Mac Musings Archive for 1997

Low End Mac began on April 7, 1997. The first editorials were published on July 15, 1997. All editorials are by Dan Knight unless otherwise noted.

Can you plug all types of people into one type of computer?Can You Plug All Types of People Into One Type of Computer?, 1997.07.15

That’s what Microsoft asks in its current print ads. Their answer: No.

Gil Amelio: Facts & Speculation, 1997.07.15

There’s been a whole lot written in the last week about Gil Amelio’s resignation. Most of it is a mixture of a few facts and a lot of speculation. From my perspective, these are the facts….

Dream Machines, 1997.07.25

If I ran Apple computer, at least the hardware division….

Confessions of a Microsoft User, John J. Halbig, 1997.08.08

I have a horrid confession to make: I like Microsoft Word. Oh, and I balance my budget at home using Excel spreadsheets. And I use MSIE for my web browsing.

Send Out the Clones, 1997.08.23

The entire Mac world has been on a roller coaster ride for the last year. Good news: Power Computing, Motorola, Umax, Daystar, and others were making Mac OS computers. They were offering performance, features, and prices that made them a legitimate alternative to Apple’s own hardware. They seemed to be growing the Mac market….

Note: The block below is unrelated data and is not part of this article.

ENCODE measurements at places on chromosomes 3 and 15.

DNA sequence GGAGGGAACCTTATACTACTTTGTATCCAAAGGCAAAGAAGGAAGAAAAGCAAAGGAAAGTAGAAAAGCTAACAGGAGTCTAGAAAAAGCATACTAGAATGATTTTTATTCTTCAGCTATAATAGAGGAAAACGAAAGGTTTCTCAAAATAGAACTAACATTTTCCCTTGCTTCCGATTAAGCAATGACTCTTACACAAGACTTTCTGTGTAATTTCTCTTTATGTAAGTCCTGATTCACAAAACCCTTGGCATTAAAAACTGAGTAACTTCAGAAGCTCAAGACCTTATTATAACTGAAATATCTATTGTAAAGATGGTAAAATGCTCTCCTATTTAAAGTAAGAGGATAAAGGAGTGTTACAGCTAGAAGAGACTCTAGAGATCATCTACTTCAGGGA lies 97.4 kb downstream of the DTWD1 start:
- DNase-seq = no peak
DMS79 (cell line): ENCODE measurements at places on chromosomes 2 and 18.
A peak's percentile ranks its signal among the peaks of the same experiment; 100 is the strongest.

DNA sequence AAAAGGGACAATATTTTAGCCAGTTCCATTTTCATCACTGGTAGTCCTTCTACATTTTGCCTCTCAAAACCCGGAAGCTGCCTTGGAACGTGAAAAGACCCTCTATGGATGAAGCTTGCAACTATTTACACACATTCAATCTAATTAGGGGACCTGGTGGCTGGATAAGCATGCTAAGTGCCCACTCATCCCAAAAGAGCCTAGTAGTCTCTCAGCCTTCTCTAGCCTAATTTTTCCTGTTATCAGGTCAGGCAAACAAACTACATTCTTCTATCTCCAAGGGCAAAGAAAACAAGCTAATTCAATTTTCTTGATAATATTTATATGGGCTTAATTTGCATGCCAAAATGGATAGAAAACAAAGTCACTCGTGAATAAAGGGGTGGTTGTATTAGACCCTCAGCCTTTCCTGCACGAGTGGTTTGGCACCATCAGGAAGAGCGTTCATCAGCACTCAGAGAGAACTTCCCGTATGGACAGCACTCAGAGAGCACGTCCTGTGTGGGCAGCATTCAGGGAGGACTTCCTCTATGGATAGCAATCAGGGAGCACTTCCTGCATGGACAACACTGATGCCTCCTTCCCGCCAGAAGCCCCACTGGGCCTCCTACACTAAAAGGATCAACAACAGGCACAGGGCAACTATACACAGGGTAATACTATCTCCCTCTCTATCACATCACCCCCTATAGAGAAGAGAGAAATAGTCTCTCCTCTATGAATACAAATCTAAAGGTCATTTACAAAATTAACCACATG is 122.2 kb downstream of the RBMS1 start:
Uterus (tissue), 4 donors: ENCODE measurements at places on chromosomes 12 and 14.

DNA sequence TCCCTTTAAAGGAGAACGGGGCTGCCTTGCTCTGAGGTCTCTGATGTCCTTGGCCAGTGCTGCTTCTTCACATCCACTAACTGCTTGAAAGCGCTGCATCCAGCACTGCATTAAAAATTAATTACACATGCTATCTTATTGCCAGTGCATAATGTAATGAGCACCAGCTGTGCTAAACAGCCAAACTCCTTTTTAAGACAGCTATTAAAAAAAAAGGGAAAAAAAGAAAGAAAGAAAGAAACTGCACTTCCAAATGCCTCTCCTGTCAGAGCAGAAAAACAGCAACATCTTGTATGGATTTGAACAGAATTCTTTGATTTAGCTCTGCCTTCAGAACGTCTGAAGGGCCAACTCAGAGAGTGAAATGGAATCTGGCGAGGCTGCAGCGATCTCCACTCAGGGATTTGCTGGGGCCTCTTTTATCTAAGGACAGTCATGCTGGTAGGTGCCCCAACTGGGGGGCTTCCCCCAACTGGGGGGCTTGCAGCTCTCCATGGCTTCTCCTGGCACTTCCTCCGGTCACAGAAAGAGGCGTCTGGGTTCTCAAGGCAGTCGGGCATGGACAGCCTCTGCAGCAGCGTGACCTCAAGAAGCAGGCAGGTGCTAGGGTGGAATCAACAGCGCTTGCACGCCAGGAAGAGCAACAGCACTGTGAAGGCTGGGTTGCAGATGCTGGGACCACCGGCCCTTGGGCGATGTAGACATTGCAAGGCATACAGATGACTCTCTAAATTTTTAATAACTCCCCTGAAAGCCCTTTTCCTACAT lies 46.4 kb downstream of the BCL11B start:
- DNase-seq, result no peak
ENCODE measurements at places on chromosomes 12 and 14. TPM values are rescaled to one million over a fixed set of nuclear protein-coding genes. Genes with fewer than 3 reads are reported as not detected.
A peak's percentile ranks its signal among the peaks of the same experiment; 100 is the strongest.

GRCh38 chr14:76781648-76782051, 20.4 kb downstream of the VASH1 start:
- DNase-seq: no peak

Send For the Clones, 1997.09.10

My, but we live in interesting times! Apple, consistently the most innovative vendor of personal computers and operating systems, has twice changed CPU platforms (from 6502-based Apple I, II, and III to 680×0-based Lisa and Macintosh to PowerPC-based Power Macintosh) and is on the verge of introducing a new (to Mac users) operating system rooted in Unix and NeXT.

Rhapsody Boxes Explained, 1997.09.17

Rhapsody was Apple’s code name for what eventually became Mac OS X. Yellow Box became the OS X interface, and Blue Box became the Classic Environment, which allowed OS X users to continue to use Classic Mac OS software on their PowerPC Macs through Mac OS X 10.4 Tiger. Red Box, the planned PC Environment for Rhapsody on Intel hardware, never saw the light of day, although today’s Intel-based Macs have virtualization solutions from other vendors which allow them to run Windows or Linux alongside Mac OS X.

Yale Threatens to Drop Mac OS Support, MacInSchool, 1997.10.15

This was big news a few months ago, when incoming Yale students received a letter from Daniel Updegrove, Director of Information Technology, stating, ” the University cannot guarantee support for Macintoshes beyond June 2000.”

Digital Camera Idea, 1997.10.16

A lot of people are shooting 35mm, then scanning their photos in with inexpensive color scanners. Serious amateurs who already have SLR systems and computers would be very interested in eliminating the cost of film and the vagaries of processing. Direct digital should also be competitive with PhotoCD in cost, if not in quality.

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